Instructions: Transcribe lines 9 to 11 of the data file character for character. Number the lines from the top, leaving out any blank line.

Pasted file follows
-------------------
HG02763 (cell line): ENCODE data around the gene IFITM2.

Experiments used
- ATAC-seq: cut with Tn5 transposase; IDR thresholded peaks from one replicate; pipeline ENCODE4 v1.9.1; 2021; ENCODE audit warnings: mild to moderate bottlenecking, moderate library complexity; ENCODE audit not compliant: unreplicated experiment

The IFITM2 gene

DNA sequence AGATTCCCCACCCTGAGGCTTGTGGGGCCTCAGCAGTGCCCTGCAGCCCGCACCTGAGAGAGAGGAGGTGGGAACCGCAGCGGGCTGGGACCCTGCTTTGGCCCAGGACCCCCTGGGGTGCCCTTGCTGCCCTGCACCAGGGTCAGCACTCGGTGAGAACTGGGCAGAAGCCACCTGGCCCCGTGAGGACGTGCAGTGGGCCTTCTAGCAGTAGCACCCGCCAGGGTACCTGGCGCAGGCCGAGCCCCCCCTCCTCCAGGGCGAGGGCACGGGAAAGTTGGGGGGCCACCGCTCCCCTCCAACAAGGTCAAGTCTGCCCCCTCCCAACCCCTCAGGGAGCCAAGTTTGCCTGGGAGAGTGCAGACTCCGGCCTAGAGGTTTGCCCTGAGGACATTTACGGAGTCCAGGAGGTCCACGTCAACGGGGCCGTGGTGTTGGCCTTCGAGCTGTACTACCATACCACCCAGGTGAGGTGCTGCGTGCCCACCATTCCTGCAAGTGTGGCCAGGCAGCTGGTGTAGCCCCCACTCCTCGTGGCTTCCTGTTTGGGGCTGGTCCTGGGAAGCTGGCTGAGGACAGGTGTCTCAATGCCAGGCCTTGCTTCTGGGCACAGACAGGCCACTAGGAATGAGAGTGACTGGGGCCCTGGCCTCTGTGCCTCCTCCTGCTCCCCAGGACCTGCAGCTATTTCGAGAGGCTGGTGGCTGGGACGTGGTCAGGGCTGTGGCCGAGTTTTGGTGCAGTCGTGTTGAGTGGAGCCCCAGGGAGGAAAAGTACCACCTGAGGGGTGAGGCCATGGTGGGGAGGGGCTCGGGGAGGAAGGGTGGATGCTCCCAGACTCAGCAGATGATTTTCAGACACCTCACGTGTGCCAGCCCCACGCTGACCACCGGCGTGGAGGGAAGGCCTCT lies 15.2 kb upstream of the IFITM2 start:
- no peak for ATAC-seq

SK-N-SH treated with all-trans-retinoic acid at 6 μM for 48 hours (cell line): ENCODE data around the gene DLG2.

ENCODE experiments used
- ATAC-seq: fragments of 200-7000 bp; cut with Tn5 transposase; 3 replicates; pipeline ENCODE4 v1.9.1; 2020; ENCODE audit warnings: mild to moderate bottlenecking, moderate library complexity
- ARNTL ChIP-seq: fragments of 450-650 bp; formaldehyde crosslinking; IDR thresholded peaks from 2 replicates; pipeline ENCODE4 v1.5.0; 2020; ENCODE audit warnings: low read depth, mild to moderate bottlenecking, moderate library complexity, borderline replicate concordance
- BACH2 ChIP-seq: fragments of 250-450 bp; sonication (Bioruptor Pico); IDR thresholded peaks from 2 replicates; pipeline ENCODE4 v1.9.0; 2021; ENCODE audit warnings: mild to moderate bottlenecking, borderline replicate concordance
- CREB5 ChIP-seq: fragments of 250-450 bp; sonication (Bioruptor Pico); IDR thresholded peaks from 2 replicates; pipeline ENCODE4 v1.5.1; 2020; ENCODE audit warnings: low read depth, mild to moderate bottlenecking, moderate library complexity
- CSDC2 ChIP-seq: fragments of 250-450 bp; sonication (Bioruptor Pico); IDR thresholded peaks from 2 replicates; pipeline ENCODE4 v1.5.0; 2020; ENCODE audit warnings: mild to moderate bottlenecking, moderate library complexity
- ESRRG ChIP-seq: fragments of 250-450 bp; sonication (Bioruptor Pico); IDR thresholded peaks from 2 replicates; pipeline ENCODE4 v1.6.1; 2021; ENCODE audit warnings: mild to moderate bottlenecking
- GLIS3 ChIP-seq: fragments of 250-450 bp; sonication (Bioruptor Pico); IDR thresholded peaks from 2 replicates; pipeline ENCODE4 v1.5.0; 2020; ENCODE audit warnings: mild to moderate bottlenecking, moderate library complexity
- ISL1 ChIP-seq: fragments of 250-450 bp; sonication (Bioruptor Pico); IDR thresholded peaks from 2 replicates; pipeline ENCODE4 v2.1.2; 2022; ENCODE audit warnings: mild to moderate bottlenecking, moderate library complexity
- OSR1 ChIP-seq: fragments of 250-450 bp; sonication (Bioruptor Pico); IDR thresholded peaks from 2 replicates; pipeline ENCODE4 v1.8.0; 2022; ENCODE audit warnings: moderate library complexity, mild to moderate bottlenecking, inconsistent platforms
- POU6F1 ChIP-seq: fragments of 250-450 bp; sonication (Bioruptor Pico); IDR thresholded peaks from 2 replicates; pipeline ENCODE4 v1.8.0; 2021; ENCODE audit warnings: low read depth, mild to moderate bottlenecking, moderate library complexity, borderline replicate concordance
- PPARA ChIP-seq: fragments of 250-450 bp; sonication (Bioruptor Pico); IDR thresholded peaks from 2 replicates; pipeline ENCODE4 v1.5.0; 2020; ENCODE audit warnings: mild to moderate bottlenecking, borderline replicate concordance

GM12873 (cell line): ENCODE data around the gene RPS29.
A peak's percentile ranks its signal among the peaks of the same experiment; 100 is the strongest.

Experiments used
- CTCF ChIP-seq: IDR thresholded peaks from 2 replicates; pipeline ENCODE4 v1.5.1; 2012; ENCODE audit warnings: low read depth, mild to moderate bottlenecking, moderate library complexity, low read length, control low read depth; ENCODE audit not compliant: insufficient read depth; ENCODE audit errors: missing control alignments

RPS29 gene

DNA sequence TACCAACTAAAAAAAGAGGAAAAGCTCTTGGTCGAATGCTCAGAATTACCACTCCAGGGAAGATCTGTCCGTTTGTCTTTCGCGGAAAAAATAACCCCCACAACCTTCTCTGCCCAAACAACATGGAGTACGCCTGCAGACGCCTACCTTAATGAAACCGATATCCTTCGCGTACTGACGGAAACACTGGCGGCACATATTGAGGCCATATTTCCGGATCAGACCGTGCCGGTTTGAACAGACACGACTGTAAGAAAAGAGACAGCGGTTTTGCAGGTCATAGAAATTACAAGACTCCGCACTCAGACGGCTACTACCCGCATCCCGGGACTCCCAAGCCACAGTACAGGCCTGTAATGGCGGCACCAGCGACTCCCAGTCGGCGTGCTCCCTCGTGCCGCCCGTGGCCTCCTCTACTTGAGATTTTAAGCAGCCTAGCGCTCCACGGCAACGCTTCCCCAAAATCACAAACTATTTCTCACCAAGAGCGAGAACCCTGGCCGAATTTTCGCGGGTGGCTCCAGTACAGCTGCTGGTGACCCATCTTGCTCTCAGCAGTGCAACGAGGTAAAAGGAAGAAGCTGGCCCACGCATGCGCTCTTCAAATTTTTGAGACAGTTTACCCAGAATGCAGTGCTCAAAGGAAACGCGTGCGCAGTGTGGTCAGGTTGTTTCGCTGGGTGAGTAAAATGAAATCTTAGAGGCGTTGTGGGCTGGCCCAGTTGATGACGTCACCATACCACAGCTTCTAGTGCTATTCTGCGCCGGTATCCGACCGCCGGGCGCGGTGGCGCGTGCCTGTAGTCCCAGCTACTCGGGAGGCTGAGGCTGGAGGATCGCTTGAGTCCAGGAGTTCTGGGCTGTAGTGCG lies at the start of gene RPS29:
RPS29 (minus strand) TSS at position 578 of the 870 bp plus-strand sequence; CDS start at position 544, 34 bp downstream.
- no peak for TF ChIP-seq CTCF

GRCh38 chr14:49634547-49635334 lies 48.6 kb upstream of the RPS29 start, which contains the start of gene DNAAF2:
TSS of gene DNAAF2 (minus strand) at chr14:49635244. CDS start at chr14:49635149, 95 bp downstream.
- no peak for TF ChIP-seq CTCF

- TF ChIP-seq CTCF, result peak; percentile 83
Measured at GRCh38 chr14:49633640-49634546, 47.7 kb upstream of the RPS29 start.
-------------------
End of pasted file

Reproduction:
- ATAC-seq: fragments of 200-7000 bp; cut with Tn5 transposase; 3 replicates; pipeline ENCODE4 v1.9.1; 2020; ENCODE audit warnings: mild to moderate bottlenecking, moderate library complexity
- ARNTL ChIP-seq: fragments of 450-650 bp; formaldehyde crosslinking; IDR thresholded peaks from 2 replicates; pipeline ENCODE4 v1.5.0; 2020; ENCODE audit warnings: low read depth, mild to moderate bottlenecking, moderate library complexity, borderline replicate concordance
- BACH2 ChIP-seq: fragments of 250-450 bp; sonication (Bioruptor Pico); IDR thresholded peaks from 2 replicates; pipeline ENCODE4 v1.9.0; 2021; ENCODE audit warnings: mild to moderate bottlenecking, borderline replicate concordance